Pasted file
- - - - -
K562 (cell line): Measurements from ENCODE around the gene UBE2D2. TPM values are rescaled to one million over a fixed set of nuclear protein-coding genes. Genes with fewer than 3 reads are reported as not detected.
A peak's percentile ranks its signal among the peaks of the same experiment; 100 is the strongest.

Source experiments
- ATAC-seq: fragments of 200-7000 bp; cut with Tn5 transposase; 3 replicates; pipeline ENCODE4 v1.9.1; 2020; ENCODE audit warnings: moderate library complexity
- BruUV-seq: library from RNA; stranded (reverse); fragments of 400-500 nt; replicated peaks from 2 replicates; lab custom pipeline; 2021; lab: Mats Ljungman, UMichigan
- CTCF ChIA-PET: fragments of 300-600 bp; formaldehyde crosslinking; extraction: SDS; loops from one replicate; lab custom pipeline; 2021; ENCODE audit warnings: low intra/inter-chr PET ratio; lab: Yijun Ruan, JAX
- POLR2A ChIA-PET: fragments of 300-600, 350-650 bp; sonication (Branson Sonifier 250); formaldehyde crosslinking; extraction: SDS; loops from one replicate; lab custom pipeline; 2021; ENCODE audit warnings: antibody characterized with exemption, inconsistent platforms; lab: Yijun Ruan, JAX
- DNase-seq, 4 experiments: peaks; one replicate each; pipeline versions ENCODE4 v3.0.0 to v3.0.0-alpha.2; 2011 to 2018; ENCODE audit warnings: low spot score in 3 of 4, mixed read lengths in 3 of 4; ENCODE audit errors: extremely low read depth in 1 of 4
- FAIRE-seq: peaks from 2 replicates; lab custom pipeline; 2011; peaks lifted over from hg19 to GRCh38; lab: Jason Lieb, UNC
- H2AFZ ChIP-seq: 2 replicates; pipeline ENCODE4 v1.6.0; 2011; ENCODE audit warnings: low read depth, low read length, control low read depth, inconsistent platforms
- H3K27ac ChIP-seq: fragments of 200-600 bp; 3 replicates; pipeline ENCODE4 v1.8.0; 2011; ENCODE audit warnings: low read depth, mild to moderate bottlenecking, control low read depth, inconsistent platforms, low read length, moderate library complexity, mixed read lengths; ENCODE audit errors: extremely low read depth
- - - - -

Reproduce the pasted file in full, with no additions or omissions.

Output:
K562 (cell line): Measurements from ENCODE around the gene UBE2D2. TPM values are rescaled to one million over a fixed set of nuclear protein-coding genes. Genes with fewer than 3 reads are reported as not detected.
A peak's percentile ranks its signal among the peaks of the same experiment; 100 is the strongest.

Source experiments
- ATAC-seq: fragments of 200-7000 bp; cut with Tn5 transposase; 3 replicates; pipeline ENCODE4 v1.9.1; 2020; ENCODE audit warnings: moderate library complexity
- BruUV-seq: library from RNA; stranded (reverse); fragments of 400-500 nt; replicated peaks from 2 replicates; lab custom pipeline; 2021; lab: Mats Ljungman, UMichigan
- CTCF ChIA-PET: fragments of 300-600 bp; formaldehyde crosslinking; extraction: SDS; loops from one replicate; lab custom pipeline; 2021; ENCODE audit warnings: low intra/inter-chr PET ratio; lab: Yijun Ruan, JAX
- POLR2A ChIA-PET: fragments of 300-600, 350-650 bp; sonication (Branson Sonifier 250); formaldehyde crosslinking; extraction: SDS; loops from one replicate; lab custom pipeline; 2021; ENCODE audit warnings: antibody characterized with exemption, inconsistent platforms; lab: Yijun Ruan, JAX
- DNase-seq, 4 experiments: peaks; one replicate each; pipeline versions ENCODE4 v3.0.0 to v3.0.0-alpha.2; 2011 to 2018; ENCODE audit warnings: low spot score in 3 of 4, mixed read lengths in 3 of 4; ENCODE audit errors: extremely low read depth in 1 of 4
- FAIRE-seq: peaks from 2 replicates; lab custom pipeline; 2011; peaks lifted over from hg19 to GRCh38; lab: Jason Lieb, UNC
- H2AFZ ChIP-seq: 2 replicates; pipeline ENCODE4 v1.6.0; 2011; ENCODE audit warnings: low read depth, low read length, control low read depth, inconsistent platforms
- H3K27ac ChIP-seq: fragments of 200-600 bp; 3 replicates; pipeline ENCODE4 v1.8.0; 2011; ENCODE audit warnings: low read depth, mild to moderate bottlenecking, control low read depth, inconsistent platforms, low read length, moderate library complexity, mixed read lengths; ENCODE audit errors: extremely low read depth